Finally, we recognize that the district court’s failure to conduct a thorough New Mexico analysis with respect to whether the Tribe needs access to groundwater was largely a function of the parties’ decision to trifurcate this case. We also understand that a full analysis specifying the scope of the water reserved under New Mexico will be considered in the subsequent phases of this litigation.
Presumably, however, the water agencies will continue to argue in these later phases that the Winters doctrine is dependent upon the Tribe’s demonstrated need—that is, need above and beyond what the Tribe is already receiving under state-law entitlements or could receive through a paramount surface water right. And while we express no opinion on how much water falls within the scope of the Tribe’s federal groundwater right, there can be no question that water in some amount was necessarily reserved to support the reservation created. Thus, to guide the district court in its later analysis, we hold that the creation of the Agua Caliente Reservation carried with it an implied right to use water from the Coachella Valley aquifer.
Each party shall bear its own costs.
The Honorable Matthew F. Kennelly, United States District Judge for the Northern District of Illinois, sitting by designation.
This summary constitutes no part of the opinion of the court. It has been prepared by court staff for the convenience of the reader.
An acre-foot is the volume of water sufficient to cover one acre in area at a depth of one foot. CVWD, 2010–2011 Annual Review at 2. It is equivalent to 325,851 gallons. Id. It takes about four acre-feet of water to irrigate one acre of land for a year in the Coachella Valley. See U.S. Dep’t of Agric., A Review of Agricultural Water Use in the Coachella Valley at 6 (2006). Therefore, at 9,000 acre-feet per year, the river system provides enough water to irrigate around 2,250 acres. At 4,000 acre-feet per year, the system can only irrigate about 1,000 acres. Considering that the Tribe is not the only user of the Whitewater River System, and that its reservation alone accounts for 31,396 acres, even in a peak year the river system provides very little water for irrigation or for human consumption.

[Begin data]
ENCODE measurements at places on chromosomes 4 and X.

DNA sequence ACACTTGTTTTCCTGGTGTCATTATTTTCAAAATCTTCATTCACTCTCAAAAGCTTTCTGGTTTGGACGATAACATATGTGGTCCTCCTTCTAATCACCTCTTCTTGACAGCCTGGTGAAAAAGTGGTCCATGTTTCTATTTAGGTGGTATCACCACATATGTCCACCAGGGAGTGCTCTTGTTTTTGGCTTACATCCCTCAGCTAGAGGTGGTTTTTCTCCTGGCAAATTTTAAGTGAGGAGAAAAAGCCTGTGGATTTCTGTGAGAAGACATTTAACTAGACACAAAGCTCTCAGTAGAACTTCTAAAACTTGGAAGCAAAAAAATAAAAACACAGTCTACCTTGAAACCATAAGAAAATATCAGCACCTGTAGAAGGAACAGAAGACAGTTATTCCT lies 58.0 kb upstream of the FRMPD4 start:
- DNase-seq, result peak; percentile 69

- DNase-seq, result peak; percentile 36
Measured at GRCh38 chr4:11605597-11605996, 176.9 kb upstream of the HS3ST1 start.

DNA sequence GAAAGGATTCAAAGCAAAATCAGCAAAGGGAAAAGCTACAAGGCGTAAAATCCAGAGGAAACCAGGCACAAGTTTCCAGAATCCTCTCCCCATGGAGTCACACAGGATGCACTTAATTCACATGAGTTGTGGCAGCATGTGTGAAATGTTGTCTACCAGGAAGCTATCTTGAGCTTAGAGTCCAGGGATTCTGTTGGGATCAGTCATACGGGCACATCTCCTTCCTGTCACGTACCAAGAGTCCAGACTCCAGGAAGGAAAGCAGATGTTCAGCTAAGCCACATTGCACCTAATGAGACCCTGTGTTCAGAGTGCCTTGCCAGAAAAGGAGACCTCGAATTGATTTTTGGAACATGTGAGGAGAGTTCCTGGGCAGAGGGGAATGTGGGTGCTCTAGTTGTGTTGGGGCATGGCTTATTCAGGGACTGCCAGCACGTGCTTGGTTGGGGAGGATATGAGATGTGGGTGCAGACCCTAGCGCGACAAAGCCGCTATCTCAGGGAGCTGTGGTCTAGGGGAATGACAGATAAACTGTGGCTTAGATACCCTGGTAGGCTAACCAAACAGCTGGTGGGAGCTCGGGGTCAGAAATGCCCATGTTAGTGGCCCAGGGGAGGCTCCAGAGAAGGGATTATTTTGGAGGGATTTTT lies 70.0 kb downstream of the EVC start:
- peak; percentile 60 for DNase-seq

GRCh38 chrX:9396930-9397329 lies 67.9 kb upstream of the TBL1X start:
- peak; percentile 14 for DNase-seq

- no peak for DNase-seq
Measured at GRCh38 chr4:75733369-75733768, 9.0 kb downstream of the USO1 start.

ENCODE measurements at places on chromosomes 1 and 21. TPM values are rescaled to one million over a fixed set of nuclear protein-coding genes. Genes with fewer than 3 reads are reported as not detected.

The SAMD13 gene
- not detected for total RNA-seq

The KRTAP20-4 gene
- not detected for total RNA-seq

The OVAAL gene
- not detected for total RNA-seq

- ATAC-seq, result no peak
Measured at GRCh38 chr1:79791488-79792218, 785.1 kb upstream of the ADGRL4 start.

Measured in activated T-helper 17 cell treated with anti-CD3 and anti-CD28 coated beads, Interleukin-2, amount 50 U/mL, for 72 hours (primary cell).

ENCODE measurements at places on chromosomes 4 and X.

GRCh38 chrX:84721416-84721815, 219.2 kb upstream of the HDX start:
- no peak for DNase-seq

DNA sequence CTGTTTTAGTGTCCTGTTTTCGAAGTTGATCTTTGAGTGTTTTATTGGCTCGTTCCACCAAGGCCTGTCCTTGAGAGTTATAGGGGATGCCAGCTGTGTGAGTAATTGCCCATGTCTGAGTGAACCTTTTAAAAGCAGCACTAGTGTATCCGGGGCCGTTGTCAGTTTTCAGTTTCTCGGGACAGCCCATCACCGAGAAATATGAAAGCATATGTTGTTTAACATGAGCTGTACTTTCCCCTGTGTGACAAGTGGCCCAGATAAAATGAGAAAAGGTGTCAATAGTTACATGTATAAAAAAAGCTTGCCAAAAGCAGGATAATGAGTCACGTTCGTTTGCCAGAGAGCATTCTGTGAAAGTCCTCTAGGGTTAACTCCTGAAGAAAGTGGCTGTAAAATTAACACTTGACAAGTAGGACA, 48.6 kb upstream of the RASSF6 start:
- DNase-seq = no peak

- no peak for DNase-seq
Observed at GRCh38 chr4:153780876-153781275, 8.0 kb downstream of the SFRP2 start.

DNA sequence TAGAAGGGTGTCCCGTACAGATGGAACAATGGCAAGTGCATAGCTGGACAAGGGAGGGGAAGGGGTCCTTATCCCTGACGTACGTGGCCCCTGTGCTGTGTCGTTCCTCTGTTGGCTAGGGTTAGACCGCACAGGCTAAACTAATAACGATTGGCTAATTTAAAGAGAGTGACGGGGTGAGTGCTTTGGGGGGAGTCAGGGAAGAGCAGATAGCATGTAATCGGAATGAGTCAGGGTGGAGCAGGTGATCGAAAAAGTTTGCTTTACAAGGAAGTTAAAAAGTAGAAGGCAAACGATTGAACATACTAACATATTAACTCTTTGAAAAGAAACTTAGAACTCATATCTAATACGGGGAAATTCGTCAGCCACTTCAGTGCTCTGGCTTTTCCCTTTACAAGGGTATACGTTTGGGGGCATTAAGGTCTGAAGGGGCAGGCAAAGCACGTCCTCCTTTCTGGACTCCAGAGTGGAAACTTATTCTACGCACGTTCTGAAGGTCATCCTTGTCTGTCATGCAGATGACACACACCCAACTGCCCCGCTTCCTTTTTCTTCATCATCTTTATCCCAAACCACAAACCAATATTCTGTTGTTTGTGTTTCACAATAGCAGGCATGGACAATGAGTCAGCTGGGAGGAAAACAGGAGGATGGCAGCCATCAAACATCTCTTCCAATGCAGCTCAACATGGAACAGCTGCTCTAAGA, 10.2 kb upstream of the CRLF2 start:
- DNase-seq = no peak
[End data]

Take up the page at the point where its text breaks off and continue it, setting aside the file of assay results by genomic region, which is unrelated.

The CVWD estimates that surface water accounts for less than five percent of its water supply each year. See CVWD, Urban Water Management Plan at 3-20 (2005).
Overdraft occurs when the amount of water extracted from the underground basin exceeds its recharge rate. CVWD, 2010–2011 Annual Review at 2.
In providing this “Suggestion,” the government maintained that it was not “submitting the rights of the United States ... to the jurisdiction of the Department of Public Works of the State of California” and that the court lacked “jurisdiction [to adjudicate] the water rights of the United States.” The federal government continues to maintain this position before us.
The district court also held that the Tribe does not have an aboriginal right to the groundwater. An aboriginal right is a type of property right that derives from territorial occupancy of land. See United States ex rel. Chunie v. Ringrose, 788 F.2d 638, 641–42 (9th Cir. 1986). However, the Tribe did not appeal this issue, and we do not review it here.
We have previously noted that New Mexico is “not directly applicable to Winters doctrine rights on Indian reservations.” United States v. Adair, 723 F.3d 1394, 1408 (9th Cir. 1983). However, it clearly “establish[es] several useful guidelines.” Id. Thus, we consider its application here.
Additionally, government reports preceding the Executive Orders recognized the need to secure the Tribe “permanent homes, with land and water enough.” See Comm’r of Indian Aff., Ann. Rep. 37 (1877).
We previously held that the Winters doctrine applies “not only [to] surface water, but also to underground water.” United States v. Cappaert, 508 F.2d 313, 317 (9th Cir. 1974), aff’d on other grounds, Cappaert, 426 U.S. at 142. But on appeal, the Supreme Court did not reach this question. See Cappaert, 426 U.S. at 142. In that case, the peculiarities of the hydrological forms led the Court to conclude as a question of fact that the reserved water in a cavern pool was surface water, not groundwater. Id.
Although the district court found that the groundwater contained in the Coachella Valley aquifer “does not ‘add to, contribute to or support’ any surface stream from which the Tribe diverts water,” that does not mean that the hydrological cycle in the Coachella Valley has been severed. See U.S. Geological Surv., Ground Water and Surface Water: A Single Resource, U.S.G.S. Circular 1139 at 9–10 (1998) (recognizing a connection between surface and groundwater even where the water table falls below the stream bed). Further, we note that surface water is used here to replenish groundwater sources. As such, the district court may wish to hear expert opinion on the interconnectedness of the waters in the valley in the later phases of this litigation. Proper factual findings on this issue will allow the district court to fashion appropriate relief during the quantification phase.
The parties do not dispute appurtenance, nor could they. The Coachella Valley Groundwater Basin clearly underlies the Tribe’s reservation. See generally CVWD, Engineer’s Report on Water Supply and Replenishment Assessment (2016–2017).